Bandits steal masterpieces worth millions

<div class="meta image-caption"><div class="origin-logo origin-image none"><span>none</span></div><span class="caption-text">Paintings by some of the world&#39;s most famous artists, were stolen from the Collection E. G. Buehrle, in Zurich, Switzerland, Monday, Feb. 11, 2008. &#40;AP Photo&#47;Keystone, Walter Bieri&#41;</span></div>
February 11, 2008 7:46:51 PM PST
Three gunmen in ski masks and dark clothes burst into a museum just before closing time. After a quick run through the building, they hustled out the door and sped off with paintings by Cezanne, Degas, van Gogh and Monet valued at $163.2 million. Authorities appealed Monday for any witnesses to help reconstruct the robbers' getaway from the E.G. Buehrle Collection, a private museum of Impressionist works whose founder had his own troubled history with stolen art.

"This is an entirely new dimension in criminal culture," police spokesman Marco Cortesi said, calling it the largest art robbery in Switzerland's history and one of the biggest ever in Europe.

The three robbers entered the museum a half-hour before its scheduled close Sunday. While one trained a pistol on museum personnel ordered to lie on the floor, the two others collected four paintings from the exhibition hall, police said.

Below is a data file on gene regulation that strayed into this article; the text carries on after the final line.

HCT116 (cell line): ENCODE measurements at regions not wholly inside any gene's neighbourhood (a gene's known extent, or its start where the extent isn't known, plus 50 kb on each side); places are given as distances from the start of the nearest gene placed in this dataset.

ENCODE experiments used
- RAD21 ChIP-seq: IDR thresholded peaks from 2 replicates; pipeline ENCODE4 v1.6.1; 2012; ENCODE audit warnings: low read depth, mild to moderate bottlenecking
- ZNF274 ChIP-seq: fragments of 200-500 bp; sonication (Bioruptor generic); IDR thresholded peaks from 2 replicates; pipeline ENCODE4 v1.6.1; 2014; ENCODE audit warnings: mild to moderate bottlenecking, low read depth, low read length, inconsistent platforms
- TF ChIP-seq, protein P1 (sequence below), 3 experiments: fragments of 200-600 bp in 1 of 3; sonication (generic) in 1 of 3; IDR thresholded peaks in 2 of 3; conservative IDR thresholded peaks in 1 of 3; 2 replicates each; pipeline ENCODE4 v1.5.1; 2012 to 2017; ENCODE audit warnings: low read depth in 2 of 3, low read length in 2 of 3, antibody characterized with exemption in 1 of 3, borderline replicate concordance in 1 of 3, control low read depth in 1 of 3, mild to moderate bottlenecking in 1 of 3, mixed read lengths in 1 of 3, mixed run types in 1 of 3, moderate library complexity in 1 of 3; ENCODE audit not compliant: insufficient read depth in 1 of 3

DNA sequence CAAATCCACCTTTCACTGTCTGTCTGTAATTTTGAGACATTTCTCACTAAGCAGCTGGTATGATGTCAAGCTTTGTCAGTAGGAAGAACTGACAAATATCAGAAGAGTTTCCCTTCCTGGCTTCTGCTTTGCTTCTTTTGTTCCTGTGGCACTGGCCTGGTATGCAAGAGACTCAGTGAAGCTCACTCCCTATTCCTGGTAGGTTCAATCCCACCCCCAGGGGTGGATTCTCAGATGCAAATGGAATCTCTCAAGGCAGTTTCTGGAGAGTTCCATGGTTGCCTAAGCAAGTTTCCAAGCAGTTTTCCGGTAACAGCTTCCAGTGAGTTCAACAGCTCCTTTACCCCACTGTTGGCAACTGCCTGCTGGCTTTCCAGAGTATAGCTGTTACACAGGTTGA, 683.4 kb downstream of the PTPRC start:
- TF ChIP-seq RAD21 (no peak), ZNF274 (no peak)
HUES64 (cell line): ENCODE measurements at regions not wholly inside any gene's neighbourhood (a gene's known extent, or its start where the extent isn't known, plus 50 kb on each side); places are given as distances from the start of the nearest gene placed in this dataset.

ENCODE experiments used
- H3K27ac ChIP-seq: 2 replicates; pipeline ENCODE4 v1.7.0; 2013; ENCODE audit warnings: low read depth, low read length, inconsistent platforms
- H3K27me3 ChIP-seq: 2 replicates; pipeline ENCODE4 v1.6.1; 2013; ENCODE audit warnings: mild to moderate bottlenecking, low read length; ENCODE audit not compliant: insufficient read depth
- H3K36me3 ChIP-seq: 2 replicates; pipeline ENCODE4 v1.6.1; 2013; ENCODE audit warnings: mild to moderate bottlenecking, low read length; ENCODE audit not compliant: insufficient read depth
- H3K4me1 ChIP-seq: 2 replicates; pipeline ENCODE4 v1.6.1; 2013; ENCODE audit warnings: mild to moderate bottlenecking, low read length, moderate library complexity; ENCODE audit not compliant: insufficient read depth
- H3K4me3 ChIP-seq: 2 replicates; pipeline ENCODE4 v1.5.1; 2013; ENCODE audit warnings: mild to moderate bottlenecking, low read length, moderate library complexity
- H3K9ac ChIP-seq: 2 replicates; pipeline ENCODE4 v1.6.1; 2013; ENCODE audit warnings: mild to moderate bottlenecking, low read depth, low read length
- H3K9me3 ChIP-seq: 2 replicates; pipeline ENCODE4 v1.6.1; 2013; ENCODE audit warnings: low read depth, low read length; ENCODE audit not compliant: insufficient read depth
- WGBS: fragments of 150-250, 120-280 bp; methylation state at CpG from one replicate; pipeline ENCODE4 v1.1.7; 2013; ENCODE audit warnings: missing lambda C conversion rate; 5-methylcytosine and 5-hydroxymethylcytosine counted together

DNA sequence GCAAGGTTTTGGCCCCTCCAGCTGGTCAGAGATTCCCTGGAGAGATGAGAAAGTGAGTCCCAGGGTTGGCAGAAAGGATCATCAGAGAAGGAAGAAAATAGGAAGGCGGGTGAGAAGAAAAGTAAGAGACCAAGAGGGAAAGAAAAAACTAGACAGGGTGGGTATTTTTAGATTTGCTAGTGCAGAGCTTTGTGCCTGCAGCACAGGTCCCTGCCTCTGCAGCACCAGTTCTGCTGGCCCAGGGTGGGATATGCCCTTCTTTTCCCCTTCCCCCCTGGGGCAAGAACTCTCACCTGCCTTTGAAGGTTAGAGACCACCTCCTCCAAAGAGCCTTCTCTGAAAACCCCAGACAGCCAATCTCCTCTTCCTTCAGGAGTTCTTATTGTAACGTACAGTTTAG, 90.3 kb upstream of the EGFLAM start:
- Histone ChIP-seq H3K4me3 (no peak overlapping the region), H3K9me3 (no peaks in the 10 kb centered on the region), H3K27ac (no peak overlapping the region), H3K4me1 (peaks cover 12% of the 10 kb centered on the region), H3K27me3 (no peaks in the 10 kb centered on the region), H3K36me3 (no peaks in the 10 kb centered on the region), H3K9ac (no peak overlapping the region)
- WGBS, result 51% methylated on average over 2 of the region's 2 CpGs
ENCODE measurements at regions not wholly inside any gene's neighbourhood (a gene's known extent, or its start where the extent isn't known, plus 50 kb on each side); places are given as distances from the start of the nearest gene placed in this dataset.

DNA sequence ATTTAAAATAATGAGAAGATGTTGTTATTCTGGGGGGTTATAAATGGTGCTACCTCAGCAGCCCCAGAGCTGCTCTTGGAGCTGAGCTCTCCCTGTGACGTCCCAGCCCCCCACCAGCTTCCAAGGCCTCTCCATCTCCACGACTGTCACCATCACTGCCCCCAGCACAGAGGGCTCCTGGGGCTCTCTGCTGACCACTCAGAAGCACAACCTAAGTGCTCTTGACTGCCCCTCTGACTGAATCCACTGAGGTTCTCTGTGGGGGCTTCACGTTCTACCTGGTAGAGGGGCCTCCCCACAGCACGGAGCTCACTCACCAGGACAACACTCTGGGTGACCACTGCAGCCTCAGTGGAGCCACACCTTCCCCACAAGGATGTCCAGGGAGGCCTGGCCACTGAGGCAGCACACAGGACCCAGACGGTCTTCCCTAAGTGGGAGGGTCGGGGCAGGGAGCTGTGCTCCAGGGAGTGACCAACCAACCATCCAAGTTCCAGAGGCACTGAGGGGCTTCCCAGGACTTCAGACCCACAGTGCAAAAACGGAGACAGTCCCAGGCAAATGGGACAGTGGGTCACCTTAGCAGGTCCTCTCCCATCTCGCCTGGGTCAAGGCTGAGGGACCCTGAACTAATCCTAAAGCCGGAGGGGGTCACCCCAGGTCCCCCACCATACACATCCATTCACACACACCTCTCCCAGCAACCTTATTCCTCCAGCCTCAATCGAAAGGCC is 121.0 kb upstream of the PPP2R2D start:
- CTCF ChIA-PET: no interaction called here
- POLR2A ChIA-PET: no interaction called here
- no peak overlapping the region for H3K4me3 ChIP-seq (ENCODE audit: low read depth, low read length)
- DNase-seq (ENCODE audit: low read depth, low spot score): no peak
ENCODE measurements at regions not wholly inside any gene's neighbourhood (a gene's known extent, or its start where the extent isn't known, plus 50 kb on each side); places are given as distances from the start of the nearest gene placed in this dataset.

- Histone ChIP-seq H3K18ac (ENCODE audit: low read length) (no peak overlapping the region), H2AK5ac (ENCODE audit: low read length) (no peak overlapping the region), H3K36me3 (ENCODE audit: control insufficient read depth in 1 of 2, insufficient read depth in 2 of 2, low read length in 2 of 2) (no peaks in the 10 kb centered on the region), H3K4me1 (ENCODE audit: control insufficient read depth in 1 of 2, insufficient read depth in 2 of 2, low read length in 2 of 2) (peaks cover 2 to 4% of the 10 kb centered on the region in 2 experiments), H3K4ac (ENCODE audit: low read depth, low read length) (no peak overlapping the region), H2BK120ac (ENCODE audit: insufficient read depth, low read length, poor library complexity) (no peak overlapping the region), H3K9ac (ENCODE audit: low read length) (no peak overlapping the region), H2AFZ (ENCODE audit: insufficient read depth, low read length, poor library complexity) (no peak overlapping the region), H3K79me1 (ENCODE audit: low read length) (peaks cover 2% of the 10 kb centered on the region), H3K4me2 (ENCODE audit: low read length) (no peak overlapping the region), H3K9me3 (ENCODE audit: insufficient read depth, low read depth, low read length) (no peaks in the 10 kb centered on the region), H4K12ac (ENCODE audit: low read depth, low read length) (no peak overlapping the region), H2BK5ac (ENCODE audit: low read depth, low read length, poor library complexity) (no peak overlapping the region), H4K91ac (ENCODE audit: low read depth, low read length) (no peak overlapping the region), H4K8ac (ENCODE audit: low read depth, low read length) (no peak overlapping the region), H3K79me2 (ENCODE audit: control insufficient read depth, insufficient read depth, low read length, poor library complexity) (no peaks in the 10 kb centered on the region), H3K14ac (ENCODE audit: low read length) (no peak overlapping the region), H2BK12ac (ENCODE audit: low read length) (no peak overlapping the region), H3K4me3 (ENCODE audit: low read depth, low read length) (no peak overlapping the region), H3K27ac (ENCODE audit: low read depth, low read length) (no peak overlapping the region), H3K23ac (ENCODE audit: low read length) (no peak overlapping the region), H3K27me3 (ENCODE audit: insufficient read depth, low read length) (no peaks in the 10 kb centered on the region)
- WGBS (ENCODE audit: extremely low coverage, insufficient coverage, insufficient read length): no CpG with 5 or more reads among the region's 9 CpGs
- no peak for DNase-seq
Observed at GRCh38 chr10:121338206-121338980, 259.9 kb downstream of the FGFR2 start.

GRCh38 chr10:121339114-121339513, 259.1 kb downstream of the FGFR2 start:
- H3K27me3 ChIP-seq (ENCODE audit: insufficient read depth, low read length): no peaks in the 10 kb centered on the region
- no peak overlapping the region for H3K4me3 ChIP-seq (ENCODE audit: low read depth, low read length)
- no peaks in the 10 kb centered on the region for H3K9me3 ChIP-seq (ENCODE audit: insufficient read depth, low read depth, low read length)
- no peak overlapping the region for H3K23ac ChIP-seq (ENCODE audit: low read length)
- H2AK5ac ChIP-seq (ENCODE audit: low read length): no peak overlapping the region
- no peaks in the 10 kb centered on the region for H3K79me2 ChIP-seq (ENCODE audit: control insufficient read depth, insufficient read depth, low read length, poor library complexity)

The men, one of whom spoke German with a Slavic accent, loaded the paintings into a white vehicle parked out front. Police said the paintings may have been sticking out of the trunk as the robbers made their getaway.

A reward of $90,000 was offered for information leading to the recovery of the paintings - Claude Monet's "Poppy field at Vetheuil," Edgar Degas' "Ludovic Lepic and his Daughter," Vincent van Gogh's "Blooming Chestnut Branches" and Paul Cezanne's "Boy in the Red Waistcoat."

The FBI estimates the stolen art market at $6 billion annually, and Interpol has about 30,000 stolen works listed in its database.

But while only a fraction of stolen art is ever found, such thefts are rare because of intense police investigations and the difficulty of selling the works.

"It's extremely hard, if not impossible, to sell these works," said Michaela Derra of Ketterer Kunst GmbH, a Munich, Germany-based purveyor of modern and contemporary art. "Maybe they think they can blackmail the insurance (companies) and get money for the paintings in return. But this is all speculation."

Police said the museum had not received any such demand.

Steve Thomas, head of art law at Irell & Manella LLP's Los Angeles office, said it was unlikely the robbery was commissioned by a private collector looking to stash art in a secret location.

He thought the motive most likely would be an insurance ransom, a reward or leverage for someone who could be facing prosecution for even bigger crimes.

"As values have skyrocketed, art has become more of a target, and we are seeing more and more major art thefts around the world," he said.

But funding for art museums, particularly in security, has not kept pace, Thomas said. "Even with the best of museums, with the best of security, with guards standing there, people still manage to get away with the art."

Buehrle, a German-born industrialist who provided arms to the Third Reich during World War II, amassed one of Europe's greatest private collections in the aftermath of the war.